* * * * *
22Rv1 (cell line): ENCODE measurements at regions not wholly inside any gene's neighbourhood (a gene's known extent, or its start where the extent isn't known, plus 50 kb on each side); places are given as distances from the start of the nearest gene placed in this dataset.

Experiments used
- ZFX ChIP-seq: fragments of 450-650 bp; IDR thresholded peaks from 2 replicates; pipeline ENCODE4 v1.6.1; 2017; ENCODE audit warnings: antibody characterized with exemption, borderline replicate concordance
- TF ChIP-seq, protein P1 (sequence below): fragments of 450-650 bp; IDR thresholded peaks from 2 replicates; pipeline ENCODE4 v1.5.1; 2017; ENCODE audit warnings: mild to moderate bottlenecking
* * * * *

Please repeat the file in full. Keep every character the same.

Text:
22Rv1 (cell line): ENCODE measurements at regions not wholly inside any gene's neighbourhood (a gene's known extent, or its start where the extent isn't known, plus 50 kb on each side); places are given as distances from the start of the nearest gene placed in this dataset.

Experiments used
- ZFX ChIP-seq: fragments of 450-650 bp; IDR thresholded peaks from 2 replicates; pipeline ENCODE4 v1.6.1; 2017; ENCODE audit warnings: antibody characterized with exemption, borderline replicate concordance
- TF ChIP-seq, protein P1 (sequence below): fragments of 450-650 bp; IDR thresholded peaks from 2 replicates; pipeline ENCODE4 v1.5.1; 2017; ENCODE audit warnings: mild to moderate bottlenecking